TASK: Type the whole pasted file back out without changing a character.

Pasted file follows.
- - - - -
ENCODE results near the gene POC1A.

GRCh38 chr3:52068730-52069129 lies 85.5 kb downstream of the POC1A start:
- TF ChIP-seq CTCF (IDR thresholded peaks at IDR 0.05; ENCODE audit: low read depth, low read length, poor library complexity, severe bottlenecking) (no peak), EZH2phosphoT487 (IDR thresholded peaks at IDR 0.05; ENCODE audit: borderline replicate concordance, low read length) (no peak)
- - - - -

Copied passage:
ENCODE results near the gene POC1A.

GRCh38 chr3:52068730-52069129 lies 85.5 kb downstream of the POC1A start:
- TF ChIP-seq CTCF (IDR thresholded peaks at IDR 0.05; ENCODE audit: low read depth, low read length, poor library complexity, severe bottlenecking) (no peak), EZH2phosphoT487 (IDR thresholded peaks at IDR 0.05; ENCODE audit: borderline replicate concordance, low read length) (no peak)